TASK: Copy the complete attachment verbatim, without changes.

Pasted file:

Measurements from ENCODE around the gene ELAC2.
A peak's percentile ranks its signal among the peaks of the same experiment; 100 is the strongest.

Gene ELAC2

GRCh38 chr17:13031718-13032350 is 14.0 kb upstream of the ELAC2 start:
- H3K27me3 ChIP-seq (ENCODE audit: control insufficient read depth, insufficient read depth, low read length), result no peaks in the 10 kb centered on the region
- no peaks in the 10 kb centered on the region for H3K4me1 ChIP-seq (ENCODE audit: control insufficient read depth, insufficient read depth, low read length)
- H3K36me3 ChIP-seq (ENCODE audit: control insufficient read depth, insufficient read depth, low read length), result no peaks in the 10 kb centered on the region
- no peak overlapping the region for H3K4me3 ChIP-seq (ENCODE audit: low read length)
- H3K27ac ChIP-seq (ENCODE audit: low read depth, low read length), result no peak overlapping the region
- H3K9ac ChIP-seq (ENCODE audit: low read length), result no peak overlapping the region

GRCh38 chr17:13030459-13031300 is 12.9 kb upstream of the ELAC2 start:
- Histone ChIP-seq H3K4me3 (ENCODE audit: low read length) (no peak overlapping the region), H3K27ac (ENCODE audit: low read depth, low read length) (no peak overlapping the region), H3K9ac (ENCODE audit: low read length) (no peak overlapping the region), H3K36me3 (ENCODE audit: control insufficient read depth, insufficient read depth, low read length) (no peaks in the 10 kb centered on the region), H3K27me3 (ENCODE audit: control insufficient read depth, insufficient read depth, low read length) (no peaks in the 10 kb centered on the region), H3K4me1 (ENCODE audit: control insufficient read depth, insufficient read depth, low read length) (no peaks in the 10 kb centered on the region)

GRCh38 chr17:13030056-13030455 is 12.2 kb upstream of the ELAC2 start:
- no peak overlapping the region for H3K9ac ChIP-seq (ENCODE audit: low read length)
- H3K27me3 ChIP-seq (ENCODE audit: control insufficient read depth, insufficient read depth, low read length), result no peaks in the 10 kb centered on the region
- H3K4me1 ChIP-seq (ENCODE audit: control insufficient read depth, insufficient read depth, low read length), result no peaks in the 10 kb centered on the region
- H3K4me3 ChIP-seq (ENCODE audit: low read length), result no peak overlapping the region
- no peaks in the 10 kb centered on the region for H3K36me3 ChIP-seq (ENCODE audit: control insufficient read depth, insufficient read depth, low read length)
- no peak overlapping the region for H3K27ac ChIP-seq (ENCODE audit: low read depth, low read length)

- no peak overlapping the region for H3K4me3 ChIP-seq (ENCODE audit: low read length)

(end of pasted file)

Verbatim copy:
Measurements from ENCODE around the gene ELAC2.
A peak's percentile ranks its signal among the peaks of the same experiment; 100 is the strongest.

Gene ELAC2

GRCh38 chr17:13031718-13032350 is 14.0 kb upstream of the ELAC2 start:
- H3K27me3 ChIP-seq (ENCODE audit: control insufficient read depth, insufficient read depth, low read length), result no peaks in the 10 kb centered on the region
- no peaks in the 10 kb centered on the region for H3K4me1 ChIP-seq (ENCODE audit: control insufficient read depth, insufficient read depth, low read length)
- H3K36me3 ChIP-seq (ENCODE audit: control insufficient read depth, insufficient read depth, low read length), result no peaks in the 10 kb centered on the region
- no peak overlapping the region for H3K4me3 ChIP-seq (ENCODE audit: low read length)
- H3K27ac ChIP-seq (ENCODE audit: low read depth, low read length), result no peak overlapping the region
- H3K9ac ChIP-seq (ENCODE audit: low read length), result no peak overlapping the region

GRCh38 chr17:13030459-13031300 is 12.9 kb upstream of the ELAC2 start:
- Histone ChIP-seq H3K4me3 (ENCODE audit: low read length) (no peak overlapping the region), H3K27ac (ENCODE audit: low read depth, low read length) (no peak overlapping the region), H3K9ac (ENCODE audit: low read length) (no peak overlapping the region), H3K36me3 (ENCODE audit: control insufficient read depth, insufficient read depth, low read length) (no peaks in the 10 kb centered on the region), H3K27me3 (ENCODE audit: control insufficient read depth, insufficient read depth, low read length) (no peaks in the 10 kb centered on the region), H3K4me1 (ENCODE audit: control insufficient read depth, insufficient read depth, low read length) (no peaks in the 10 kb centered on the region)

GRCh38 chr17:13030056-13030455 is 12.2 kb upstream of the ELAC2 start:
- no peak overlapping the region for H3K9ac ChIP-seq (ENCODE audit: low read length)
- H3K27me3 ChIP-seq (ENCODE audit: control insufficient read depth, insufficient read depth, low read length), result no peaks in the 10 kb centered on the region
- H3K4me1 ChIP-seq (ENCODE audit: control insufficient read depth, insufficient read depth, low read length), result no peaks in the 10 kb centered on the region
- H3K4me3 ChIP-seq (ENCODE audit: low read length), result no peak overlapping the region
- no peaks in the 10 kb centered on the region for H3K36me3 ChIP-seq (ENCODE audit: control insufficient read depth, insufficient read depth, low read length)
- no peak overlapping the region for H3K27ac ChIP-seq (ENCODE audit: low read depth, low read length)

- no peak overlapping the region for H3K4me3 ChIP-seq (ENCODE audit: low read length)